C: Pixabay

The infuriating Ukrainian refugee story from Limerick

We’ll take it as a given that opinions on precisely how many Ukrainian refugees Ireland should – or, perhaps more aptly, can – accept are mixed. The Government certainly seems to believe that there can and should be practically no limit on the numbers of people who come here, and that Ireland has a responsibility to help anybody who is in need. Accepting tens of thousands of refugees into Ireland seems, in some part of the popular imagination, to be a measure of our decency and compassion as a country.

But what, then, do we make of this, reported by the Limerick Leader on Friday?

FIFTEEN Ukrainians who were moved with one day’s warning from a Limerick hotel have described their horror at being ripped from the community where they were forging a new life.

The group were informed on Friday, May 14 and subsequently moved the next day to four tiny apartments in Temple Bar, Dublin.

The Ukrainian refugees have been staying at the Castle Oaks House Hotel in Castleconnell since March. Limerick Live understands that the Castle Oaks was happy for the Ukrainians to stay as long as required. Four were working locally, two had jobs pending and several of their children were enrolled in local schools.

The Ukrainians who have fled their war-torn country issued a collective statement to Limerick Live. They emphasised how thankful they are for all that has been done for them.

We do not feel safe (in Temple Bar). No one can sleep with singing, shouting, breaking glass, and noise late at night,” they said.

They described being “crammed in” at their new emergency accommodation, which they said, has no kitchen facilities.

Set to one side, for a moment, your prior views on whether Ireland should accept Ukrainian refugees, and whether you think doing so makes Ireland compassionate and responsible, or silly and a soft touch. Let’s assume, for the purposes of this article, that it is the right thing to do.

And let’s ask ourselves, too, how we would want refugees to behave when they come to Ireland. Wouldn’t we want them to try and pay their own way? To get jobs? To get their children integrated into local schools? To volunteer in the community?

Because that’s what these people, by all accounts, did. They were working, and integrating, and – according to all the evidence – behaving exactly as we might wish for newcomers to behave. And their reward for all of this is to be uprooted by the state at 24 hours’ notice and dumped into Temple Bar in Dublin.

Consider for a moment, even if for some bizarre reason you have no sympathy for the adults, the case of the children: Having fled their homeland, they were probably just beginning to settle into their new schools, and perhaps make friends. And now they’re being shunted again, across the country, on the whim of some bureaucrat somewhere who – in the finest tradition of the Irish state – seems to see them not as people, but as entries in a spreadsheet.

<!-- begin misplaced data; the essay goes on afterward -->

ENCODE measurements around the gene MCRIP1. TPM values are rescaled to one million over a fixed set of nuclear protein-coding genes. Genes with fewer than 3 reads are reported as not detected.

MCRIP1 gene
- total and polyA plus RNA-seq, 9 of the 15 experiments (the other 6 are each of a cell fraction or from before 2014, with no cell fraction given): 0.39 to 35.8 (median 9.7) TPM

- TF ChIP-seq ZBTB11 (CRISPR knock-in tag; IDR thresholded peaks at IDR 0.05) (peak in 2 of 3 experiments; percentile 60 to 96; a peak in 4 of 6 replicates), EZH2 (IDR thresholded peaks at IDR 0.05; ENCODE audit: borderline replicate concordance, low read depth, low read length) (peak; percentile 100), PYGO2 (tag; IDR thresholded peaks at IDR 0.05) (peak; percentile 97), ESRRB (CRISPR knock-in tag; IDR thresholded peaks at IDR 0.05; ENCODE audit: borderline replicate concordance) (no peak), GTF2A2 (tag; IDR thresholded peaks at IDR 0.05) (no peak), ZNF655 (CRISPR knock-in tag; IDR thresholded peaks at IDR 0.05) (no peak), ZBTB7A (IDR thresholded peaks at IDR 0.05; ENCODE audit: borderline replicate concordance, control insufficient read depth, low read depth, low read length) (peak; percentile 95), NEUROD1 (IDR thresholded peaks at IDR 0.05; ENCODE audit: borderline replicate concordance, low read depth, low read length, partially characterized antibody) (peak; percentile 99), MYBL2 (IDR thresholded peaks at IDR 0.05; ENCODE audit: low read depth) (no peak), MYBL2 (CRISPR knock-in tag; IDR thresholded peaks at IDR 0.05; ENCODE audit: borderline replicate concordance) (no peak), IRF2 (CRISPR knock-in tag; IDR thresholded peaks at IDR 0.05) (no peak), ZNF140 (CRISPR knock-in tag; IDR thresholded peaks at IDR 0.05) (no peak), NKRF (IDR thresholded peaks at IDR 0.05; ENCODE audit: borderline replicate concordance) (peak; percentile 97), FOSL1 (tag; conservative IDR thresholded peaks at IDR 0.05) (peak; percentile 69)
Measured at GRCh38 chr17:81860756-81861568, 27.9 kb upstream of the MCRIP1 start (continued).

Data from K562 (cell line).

All of this comes back to our reason for accepting these refugees to begin with, and the nature of responsibility, and compassion, and all the other things the state and its defenders like to believe that they stand for. If we are going to bring people here, then surely we have a duty to them – and to our own people – to ensure that we can provide them with stability and security and a chance to live a decent and peaceful life? Ripping people who have secured jobs and school places for their children out of their accommodation and tossing them across the country into cramped conditions in Temple Bar is simply not a decent thing to do.

And it is happening for two reasons: The first and most obvious is that the country simply doesn’t have the room or the resources to accommodate as many people as we are admitting. The second is that the State in Ireland is – and always has been – particularly callous when it comes to dealing with the “needy”. “You’ll take what you’re given” is the attitude from the civil servants on the ground, even as the politicians preach about what a kind and decent country this is.

If Ireland cannot afford to treat the people it brings here with decency, then it should not be bringing them here to begin with. Our duty to those fleeing a war does not end at the gates of Dublin Airport. A compassionate country would not treat children like this.

 

 

Share mdi-share-variant mdi-twitter mdi-facebook mdi-whatsapp mdi-telegram mdi-linkedin mdi-email mdi-printer mdi-chevron-left Prev Next mdi-chevron-right Related
Comments are open

The biggest problem Ireland faces right now is:

View Results

Loading ... Loading ...